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highlyquestionabl299 karma

Given that the banks here filed SARs to report the activity, and presumably applied their internal risk rating methodology to either elevate the rating of the customer or force a risk exit, what is it that you feel they actually did wrong? Since it's the government that is responsible for law enforcement, what risk/compliance control do you believe failed here? You mention elsewhere that you believe stronger enforcement of Beneficial Ownership rules would help to address this issue, but given that the FinCEN CDD Rule came into effect only in May 2018, what beneficial ownership information should the banks have collected and what regulatory cudgel could they have used to compel customers to provide this information?

highlyquestionabl136 karma

, the banks didn't have enough information of who their customer was. "In more than 620 of the reports, banks flagged the use of “high risk” jurisdictions at least once. Corporate account holders often provided addresses in the U.K., the U.S., Cyprus, Hong Kong, the United Arab Emirates, Russia and Switzerland. At least 20% of the reports contained a client with an address in one of the world’s top offshore financial havens, the British Virgin Islands."

Respectfully, and as a great admirer of your work, this doesn't answer the question. You cite this as a KYC failing, but prior to May 2018, KYC requirements expressed in the BSA only required Customer Information Program info on the direct customer. That is to say, only the customer itself had a regulatory obligation to disclose its name, physical address, and government ID. It was only after the implementation of the CDD Rule in 2018 that disclosure of that same CIP information for the customer's beneficial owners became a regulatory requirement. Certainly there have been instances of Banks having major KYC failures, but what you're describing is not one of them. Lastly, what does a customer being domiciled or incorporated in a high risk jurisdiction have to do with knowing said customer's identity? It's no secret that corporations use tax loopholes and venue shopping to minimize tax burden (hence the large number in BVI), but that is neither inherently illegal nor demonstrative of a KYC failure. Of course there is often a reference high risk jurisdictions in SAR filings; that nexus often leads to suspicion which leads to the SAR. Wouldn't it be much more problematic if there was a large amount of transaction activity with a high risk jurisdiction and there weren't SARs filed?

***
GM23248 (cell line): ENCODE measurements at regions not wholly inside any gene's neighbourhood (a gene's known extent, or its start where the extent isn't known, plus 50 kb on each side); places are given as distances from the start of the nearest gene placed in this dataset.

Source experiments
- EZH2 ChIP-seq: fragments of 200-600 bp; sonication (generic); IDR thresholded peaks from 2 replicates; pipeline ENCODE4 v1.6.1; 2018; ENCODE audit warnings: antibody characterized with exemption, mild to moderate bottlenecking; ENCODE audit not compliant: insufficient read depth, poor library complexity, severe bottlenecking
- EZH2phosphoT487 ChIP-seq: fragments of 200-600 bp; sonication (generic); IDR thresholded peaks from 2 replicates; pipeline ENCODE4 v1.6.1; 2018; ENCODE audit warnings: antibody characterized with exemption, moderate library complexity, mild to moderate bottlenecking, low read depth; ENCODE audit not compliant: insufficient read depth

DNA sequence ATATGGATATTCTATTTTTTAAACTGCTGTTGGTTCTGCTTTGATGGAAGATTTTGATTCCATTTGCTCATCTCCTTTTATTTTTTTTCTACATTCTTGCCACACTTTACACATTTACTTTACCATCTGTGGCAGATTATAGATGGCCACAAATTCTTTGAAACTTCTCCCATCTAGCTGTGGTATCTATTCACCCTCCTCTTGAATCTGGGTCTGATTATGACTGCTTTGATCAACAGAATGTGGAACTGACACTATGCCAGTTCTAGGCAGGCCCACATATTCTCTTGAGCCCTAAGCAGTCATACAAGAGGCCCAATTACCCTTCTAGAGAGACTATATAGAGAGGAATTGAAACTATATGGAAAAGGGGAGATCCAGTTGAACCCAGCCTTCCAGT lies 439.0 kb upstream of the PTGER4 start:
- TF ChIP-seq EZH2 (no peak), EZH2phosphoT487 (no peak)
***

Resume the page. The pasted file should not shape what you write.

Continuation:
highlyquestionabl32 karma

Thanks for the reply. When you say: ​

Banks then reported extensive use of shell companies in offshore jurisdiction for which they couldn't know at the end who the customer was.

Isn't this somewhat of regulatory problem rather than a problem with the financial institutions themselves? Until FinCEN promulgated the CDD rule in 2018, the banks had no regulatory tool to use to compel the disclosure of beneficial ownership information through intermediary layers of ownership. They couldn't really require such disclosure from a policy perspective, because if they did they would be instituting a non-regulatory requirement that conflicted with local laws and regulations in the jurisdictions where their customers were domiciled/incorporated. It's not that they couldn't know who the end customer was--they're able to do that today thanks to the CDD Rule--it's that the government didn't require them to.

At the same time we explored the number of cases in which they asked for additional information for which they didn't get responses:

Out of the more than 2,100 reports we reviewed, in more than 680 reports in the FinCEN Files, financial institutions asked for more information about entities and on more than 160 occasions other banks didn’t respond.

I would be willing to bet my left leg that in the 160 incidences you describe above, the financial institution from which the information was requested was not located in the US. 314(b) would have given complete cover for such information sharing if they were.

Some banks or branches in countries such as Switzerland cited local secrecy laws in their jurisdictions to deny the information.

This is exactly the point I was making above. Until there was a regulatory tool that the banks could use to demand beneficial ownership information, how could they institute a policy that conflicted with laws and regs in the countries in which they operate? Only by being able to point to a relevant US regulation were they able to finally compel the disclosure of ownership information, and even that is fraught with issues, as the rule has specific carve outs that allow certain entities to maintain a large degree of anonymity (non-statutory trusts intermediary owners with legal entity trustees, anyone?)

This is, at it's core, a regulatory and legislative problem. I do not see (from the several pieces I have read -- I acknowledge there may well be more that I have not seen) how this is an instance of financial institutions promoting money laundering to make a quick buck.

highlyquestionabl23 karma

It just makes it clear that these folks, no matter how well intentioned, don't understand the business or regulatory landscapes. What worries me more is the fact that most people will just assume that the banks are pieces of shit for not kicking out every entity or individual w a SAR filing, not realizing that there is a huge chance that they themselves have been a relevant party on a SAR at some point.

highlyquestionabl22 karma

It doesn't take "balls" to mention Abby Martin. She's an Assad and Maduro apologist and a 911 truther. She doesn't deserve recognition from a real reporter.